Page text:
Stuart Hall Seminars – 28th and 29th June

Stuart Hall Seminars

Monday the 28th June 2021 from 10:30am to 5:30pm and Tuesday the 29th June from 11am to 5pm, taking place online (platform tbc)

These two days have been designed to offer alternative genealogies of Hall’s work. The first will focus mainly on his relationship to Marx and his development of the analytical concept of the conjuncture. The second will turn to his relationship to theories of race and racism and his interventions in art and culture. Nonetheless, there will inevitably be numerous overlaps and intersections between these perspectives, and we encourage participants to attend both days if possible.

Bookings will close at 12pm on Thursday the 25th June. There will be a maximum of 40 places available which will be allocated on a first-come, first-served basis.

Day 1: Hall, Marx & Conjunctoral Crises (28 June)

10.30am-11.00am – Tom Cornford: Who was Stuart Hall?

11.00am-1.00pm – Tony Fisher: Hall’s Political/Intellectual Formation and the Conjuncture

  • How does Hall’s politics emerge from engagement with the new left?
  • What are the key theoretical coordinates of conjunctural analysis? How did it emerge from Hall’s relationship to Marx, Gramsci and Althusser?
  • What is Hall’s critique of Thatcherism and how did it develop?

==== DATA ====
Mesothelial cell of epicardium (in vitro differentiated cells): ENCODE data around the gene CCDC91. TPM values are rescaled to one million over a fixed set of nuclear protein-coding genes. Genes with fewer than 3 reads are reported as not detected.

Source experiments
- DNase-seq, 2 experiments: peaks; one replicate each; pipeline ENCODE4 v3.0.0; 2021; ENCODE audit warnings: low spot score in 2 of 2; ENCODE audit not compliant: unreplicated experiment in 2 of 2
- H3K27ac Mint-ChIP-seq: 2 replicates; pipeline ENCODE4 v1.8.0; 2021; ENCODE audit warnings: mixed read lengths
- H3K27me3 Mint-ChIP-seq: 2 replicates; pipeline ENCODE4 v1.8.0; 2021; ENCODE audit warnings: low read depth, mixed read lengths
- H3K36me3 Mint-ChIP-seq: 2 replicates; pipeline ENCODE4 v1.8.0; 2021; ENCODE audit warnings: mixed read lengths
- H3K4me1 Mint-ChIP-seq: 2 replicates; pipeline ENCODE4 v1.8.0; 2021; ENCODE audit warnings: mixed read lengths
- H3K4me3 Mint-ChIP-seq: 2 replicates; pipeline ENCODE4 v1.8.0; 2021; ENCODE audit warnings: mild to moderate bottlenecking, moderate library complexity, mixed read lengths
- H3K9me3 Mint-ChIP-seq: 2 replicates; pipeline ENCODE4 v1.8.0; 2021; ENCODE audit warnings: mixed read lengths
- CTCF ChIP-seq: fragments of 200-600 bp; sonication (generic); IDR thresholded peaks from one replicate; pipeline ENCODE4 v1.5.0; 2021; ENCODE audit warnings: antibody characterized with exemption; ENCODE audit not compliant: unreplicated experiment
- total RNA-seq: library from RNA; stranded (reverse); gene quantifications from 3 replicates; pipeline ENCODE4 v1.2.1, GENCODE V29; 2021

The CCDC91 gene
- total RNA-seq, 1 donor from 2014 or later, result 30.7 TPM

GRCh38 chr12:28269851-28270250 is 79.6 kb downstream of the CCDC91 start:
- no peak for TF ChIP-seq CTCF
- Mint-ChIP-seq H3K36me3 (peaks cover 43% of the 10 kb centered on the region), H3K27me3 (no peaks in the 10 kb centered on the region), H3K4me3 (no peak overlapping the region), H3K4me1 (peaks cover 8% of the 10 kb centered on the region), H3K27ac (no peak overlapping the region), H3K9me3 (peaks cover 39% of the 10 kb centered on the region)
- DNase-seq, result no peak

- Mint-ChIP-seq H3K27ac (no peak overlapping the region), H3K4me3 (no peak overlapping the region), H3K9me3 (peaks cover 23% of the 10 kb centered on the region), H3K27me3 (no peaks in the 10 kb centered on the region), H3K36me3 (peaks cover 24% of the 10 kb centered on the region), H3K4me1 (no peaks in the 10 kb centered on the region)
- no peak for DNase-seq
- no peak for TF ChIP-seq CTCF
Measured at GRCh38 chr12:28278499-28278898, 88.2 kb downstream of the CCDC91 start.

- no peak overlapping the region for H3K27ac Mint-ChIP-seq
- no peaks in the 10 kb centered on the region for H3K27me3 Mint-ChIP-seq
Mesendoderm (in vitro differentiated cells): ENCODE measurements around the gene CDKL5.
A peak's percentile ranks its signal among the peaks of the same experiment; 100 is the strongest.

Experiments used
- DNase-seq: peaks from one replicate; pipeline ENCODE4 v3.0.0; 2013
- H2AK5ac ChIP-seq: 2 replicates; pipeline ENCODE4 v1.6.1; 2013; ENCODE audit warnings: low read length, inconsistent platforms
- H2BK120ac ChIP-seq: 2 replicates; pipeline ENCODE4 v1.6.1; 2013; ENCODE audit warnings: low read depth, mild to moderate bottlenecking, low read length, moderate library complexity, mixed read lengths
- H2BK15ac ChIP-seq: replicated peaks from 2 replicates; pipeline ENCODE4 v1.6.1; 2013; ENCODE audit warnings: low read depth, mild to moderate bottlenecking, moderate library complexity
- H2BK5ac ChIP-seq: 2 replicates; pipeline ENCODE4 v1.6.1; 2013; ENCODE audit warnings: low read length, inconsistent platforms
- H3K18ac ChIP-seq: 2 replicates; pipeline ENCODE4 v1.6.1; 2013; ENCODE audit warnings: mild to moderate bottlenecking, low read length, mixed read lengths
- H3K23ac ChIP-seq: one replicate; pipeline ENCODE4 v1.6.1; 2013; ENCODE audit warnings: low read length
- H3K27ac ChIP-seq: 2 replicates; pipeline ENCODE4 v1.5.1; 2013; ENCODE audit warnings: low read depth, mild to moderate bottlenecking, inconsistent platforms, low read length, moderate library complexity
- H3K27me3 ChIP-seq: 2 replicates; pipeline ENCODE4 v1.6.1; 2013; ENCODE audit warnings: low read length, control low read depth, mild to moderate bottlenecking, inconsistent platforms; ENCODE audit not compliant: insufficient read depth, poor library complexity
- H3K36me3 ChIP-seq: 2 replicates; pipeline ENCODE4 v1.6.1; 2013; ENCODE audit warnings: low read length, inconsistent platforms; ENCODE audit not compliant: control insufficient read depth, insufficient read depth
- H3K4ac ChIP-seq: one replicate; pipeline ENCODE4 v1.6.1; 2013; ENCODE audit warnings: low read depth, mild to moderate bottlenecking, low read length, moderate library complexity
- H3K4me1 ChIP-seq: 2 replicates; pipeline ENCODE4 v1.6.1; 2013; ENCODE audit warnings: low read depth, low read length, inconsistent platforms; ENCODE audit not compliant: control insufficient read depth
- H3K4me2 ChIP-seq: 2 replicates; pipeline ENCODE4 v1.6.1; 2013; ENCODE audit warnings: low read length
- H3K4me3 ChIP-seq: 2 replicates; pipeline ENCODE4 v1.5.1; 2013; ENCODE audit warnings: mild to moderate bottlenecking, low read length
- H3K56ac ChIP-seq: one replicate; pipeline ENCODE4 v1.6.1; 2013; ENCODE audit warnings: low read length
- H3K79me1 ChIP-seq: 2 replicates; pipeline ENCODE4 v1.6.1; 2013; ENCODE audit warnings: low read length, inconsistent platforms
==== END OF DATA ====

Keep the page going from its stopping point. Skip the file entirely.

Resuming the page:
1.00pm-2.30pm – Lunch

2.30pm-3.30pm – Natasha Bonnelame (Academic and Curator): Hall and the Caribbean

  • Was Hall a Caribbean intellectual?
  • How has his work been taken up in the Caribbean and in Caribbean studies?
  • How is Hall’s work useful in researching the Caribbean and its diaspora and curating art works made by people of Caribbean heritage?

3.30pm-4.00pm – Coffee break

4-5.30pm – Jeremy Gilbert (Professor of Political and Cultural Theory, UEL): Stuart Hall and the Politics of Culture

  • How and why is Stuart Hall’s work useful to cultural critics and political activists?
  • How can conjunctural analysis illuminate our present political and cultural predicament?

What are the limits of Hall’s project, how and why has it been critiqued, and how did or would he respond to those criticisms?

Day 2 Race, Culture and Art (29 June)

11.00am-1.00pm – Tom Cornford: Hall’s Post-Colonial Turn

  • How was Hall’s approach to questions of race and coloniality shaped by his formation as a colonial subject and by his political commitments?
  • How did Hall’s work relate to the emerging Black movements of the 1970s and the development of critical race theory?
  • What are the key features of Hall’s account of the politics of identity?

1.00-2.30 – Lunch

2.30pm-3.30pm – Kojo Koram: Stuart Hall and Post-War Britain (Lecturer in Law, Birkbeck, University of London)

  • How does Hall’s work enable us to understand the politics of Britain’s post-war settlement?
  • How can Hall help us to understand the formation of Britain as a post-imperial nation-state?

3.30pm-4.00pm – Coffee break

4.00pm-5.00pm – Q&A with Gilane Tawadros (Writer and Curator, Chair of the Stuart Hall Foundation)

  • What is the Stuart Hall Foundation? How did it come about and what does it do?
  • How did Hall come to engage with the Black Arts Movement and Black British cinema? What was the nature of his interest in critical art practices?

What is Hall’s main legacy for understanding ongoing developments in the sphere of critical art practices?

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